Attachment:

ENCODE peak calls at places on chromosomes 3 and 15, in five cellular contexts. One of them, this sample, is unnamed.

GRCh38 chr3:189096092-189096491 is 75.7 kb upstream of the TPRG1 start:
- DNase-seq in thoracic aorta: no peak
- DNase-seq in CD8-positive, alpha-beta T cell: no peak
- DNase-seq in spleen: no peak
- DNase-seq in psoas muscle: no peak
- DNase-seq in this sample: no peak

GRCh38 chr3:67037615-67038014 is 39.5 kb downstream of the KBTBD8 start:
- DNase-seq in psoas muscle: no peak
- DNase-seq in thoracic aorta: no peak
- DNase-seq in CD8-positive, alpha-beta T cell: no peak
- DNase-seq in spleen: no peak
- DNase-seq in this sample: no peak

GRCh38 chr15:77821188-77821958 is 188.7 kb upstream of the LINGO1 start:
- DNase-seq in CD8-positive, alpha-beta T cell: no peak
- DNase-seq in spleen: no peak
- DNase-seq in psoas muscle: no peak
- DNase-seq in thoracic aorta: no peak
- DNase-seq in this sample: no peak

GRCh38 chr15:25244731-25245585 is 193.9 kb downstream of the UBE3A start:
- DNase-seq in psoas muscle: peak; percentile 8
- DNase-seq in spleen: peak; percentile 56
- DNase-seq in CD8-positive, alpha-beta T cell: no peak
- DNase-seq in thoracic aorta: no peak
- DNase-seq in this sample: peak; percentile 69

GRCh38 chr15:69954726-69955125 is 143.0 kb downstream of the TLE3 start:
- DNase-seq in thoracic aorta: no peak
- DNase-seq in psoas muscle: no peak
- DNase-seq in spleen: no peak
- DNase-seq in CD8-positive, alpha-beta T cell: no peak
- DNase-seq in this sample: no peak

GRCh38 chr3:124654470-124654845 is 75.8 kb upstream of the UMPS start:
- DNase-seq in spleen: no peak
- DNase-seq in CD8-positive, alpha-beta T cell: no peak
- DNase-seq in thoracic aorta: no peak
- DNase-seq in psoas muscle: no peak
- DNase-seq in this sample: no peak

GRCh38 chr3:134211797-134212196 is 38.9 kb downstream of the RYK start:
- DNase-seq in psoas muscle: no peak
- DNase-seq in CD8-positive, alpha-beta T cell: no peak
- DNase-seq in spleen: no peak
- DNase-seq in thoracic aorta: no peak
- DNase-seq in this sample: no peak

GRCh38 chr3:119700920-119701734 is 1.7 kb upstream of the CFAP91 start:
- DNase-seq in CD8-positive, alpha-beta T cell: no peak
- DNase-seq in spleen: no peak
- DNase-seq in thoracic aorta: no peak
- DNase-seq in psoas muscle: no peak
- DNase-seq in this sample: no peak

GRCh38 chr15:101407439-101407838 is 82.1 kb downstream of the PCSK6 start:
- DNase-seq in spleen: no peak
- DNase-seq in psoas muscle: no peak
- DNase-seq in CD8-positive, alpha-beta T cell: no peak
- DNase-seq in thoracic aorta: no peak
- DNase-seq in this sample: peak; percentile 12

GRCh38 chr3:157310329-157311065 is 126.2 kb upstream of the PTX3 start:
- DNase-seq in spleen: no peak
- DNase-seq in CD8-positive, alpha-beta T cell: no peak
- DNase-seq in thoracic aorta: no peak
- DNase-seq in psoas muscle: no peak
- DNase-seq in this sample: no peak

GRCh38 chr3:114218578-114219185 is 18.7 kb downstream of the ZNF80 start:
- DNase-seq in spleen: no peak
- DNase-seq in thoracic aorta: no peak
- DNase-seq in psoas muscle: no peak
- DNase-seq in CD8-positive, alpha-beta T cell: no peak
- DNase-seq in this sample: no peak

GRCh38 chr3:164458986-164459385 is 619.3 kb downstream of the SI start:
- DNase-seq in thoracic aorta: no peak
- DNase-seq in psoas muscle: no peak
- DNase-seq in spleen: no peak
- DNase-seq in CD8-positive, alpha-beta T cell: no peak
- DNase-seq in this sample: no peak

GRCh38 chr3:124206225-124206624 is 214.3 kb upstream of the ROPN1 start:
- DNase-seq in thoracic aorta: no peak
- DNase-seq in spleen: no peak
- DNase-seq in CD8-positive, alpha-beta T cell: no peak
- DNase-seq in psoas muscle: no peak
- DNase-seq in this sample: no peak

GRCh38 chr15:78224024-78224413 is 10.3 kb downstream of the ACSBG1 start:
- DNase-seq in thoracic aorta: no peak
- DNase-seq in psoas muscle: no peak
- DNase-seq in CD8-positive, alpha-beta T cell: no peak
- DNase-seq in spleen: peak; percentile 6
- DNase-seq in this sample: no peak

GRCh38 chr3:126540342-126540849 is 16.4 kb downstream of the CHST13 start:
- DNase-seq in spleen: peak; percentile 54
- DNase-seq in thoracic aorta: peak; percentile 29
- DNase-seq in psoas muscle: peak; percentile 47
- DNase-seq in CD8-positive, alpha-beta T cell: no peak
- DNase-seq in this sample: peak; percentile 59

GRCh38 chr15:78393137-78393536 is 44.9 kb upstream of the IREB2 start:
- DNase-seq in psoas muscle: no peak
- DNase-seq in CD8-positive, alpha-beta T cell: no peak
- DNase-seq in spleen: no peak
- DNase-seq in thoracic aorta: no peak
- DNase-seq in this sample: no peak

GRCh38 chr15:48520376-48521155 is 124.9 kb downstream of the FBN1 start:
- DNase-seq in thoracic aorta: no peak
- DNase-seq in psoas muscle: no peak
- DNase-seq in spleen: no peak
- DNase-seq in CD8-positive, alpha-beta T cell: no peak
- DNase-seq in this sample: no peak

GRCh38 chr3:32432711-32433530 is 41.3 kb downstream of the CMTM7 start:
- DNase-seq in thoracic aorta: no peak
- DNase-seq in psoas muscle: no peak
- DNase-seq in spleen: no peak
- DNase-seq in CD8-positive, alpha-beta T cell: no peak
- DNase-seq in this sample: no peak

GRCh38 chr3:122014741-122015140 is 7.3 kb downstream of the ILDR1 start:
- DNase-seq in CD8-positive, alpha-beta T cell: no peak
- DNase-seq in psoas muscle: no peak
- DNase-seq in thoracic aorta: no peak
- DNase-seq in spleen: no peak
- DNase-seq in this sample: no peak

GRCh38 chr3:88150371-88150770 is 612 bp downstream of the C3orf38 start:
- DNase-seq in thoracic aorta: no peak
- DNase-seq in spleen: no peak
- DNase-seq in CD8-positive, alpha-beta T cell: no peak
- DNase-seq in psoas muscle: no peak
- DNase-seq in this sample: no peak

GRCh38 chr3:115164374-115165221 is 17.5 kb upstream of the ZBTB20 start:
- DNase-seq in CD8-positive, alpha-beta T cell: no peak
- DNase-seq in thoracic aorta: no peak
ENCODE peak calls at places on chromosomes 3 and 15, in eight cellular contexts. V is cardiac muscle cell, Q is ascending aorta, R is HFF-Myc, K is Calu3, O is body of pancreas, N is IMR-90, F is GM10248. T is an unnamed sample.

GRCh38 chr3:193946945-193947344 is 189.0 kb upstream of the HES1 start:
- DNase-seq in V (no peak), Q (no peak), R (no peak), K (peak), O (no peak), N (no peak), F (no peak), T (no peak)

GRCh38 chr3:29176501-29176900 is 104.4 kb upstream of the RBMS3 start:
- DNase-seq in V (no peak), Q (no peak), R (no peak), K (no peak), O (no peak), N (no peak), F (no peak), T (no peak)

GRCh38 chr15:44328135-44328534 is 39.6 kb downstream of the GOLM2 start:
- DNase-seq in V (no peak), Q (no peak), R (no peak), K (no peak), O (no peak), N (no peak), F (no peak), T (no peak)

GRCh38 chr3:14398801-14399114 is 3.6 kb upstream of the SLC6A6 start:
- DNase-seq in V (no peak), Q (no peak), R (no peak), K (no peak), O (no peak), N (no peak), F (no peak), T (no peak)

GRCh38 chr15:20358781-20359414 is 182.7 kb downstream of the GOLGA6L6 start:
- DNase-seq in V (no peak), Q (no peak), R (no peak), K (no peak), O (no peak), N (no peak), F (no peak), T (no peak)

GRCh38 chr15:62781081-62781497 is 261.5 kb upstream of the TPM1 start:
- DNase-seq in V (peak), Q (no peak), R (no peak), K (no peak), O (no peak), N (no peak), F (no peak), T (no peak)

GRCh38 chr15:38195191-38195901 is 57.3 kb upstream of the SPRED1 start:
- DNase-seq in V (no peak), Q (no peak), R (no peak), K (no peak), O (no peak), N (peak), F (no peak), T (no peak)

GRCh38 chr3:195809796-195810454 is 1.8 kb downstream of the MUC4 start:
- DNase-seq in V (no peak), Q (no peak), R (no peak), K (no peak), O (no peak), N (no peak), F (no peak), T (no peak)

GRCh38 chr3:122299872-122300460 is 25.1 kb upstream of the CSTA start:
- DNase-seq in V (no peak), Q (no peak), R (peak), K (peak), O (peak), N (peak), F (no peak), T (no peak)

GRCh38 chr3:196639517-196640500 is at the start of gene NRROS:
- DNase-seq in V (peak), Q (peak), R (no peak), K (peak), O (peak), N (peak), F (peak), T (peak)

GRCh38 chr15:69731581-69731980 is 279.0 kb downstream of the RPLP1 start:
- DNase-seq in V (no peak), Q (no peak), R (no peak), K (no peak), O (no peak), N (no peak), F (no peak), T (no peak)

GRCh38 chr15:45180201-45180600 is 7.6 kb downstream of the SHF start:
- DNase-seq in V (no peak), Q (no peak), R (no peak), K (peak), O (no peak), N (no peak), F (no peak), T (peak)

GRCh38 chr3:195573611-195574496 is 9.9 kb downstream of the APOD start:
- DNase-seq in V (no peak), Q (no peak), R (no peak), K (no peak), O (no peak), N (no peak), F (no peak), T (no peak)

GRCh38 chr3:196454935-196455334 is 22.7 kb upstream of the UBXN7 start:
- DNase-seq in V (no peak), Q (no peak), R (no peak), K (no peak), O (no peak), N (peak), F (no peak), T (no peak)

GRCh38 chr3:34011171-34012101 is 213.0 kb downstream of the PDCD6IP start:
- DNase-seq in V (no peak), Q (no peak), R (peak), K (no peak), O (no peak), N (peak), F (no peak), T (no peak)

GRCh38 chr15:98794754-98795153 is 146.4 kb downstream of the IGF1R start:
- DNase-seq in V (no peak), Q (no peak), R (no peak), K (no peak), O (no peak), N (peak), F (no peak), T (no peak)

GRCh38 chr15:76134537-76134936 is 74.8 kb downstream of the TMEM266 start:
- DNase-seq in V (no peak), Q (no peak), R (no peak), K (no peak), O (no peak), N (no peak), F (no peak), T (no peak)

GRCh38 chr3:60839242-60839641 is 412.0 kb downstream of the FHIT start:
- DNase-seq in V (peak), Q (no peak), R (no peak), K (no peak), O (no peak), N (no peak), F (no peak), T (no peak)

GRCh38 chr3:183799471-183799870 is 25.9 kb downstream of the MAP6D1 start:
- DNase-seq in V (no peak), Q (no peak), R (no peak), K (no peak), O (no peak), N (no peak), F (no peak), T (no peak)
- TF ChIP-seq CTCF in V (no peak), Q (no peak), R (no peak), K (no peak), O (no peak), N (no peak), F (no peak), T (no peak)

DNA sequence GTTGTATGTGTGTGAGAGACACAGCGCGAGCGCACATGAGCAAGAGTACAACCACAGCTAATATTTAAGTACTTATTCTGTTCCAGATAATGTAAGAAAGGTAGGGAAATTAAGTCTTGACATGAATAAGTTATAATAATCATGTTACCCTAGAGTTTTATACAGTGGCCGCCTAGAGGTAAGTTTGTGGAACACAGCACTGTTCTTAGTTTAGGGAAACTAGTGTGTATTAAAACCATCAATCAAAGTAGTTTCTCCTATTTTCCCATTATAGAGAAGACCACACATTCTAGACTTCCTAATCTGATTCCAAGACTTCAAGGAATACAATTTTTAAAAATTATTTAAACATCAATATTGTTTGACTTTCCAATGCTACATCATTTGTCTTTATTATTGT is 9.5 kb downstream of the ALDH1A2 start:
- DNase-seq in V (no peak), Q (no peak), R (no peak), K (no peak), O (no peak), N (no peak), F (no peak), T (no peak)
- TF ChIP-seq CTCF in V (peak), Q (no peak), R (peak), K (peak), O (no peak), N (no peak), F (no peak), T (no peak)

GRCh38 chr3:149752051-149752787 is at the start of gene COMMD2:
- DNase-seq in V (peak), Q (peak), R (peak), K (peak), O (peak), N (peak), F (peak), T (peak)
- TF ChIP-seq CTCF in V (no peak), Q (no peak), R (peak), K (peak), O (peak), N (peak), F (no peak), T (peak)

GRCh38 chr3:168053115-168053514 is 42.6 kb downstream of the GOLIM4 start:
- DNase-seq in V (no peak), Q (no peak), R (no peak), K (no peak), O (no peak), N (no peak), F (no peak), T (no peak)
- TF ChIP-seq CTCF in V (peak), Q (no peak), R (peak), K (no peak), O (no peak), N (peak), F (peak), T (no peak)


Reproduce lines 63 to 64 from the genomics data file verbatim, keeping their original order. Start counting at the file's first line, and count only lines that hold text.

- DNase-seq in spleen: no peak
- DNase-seq in thoracic aorta: no peak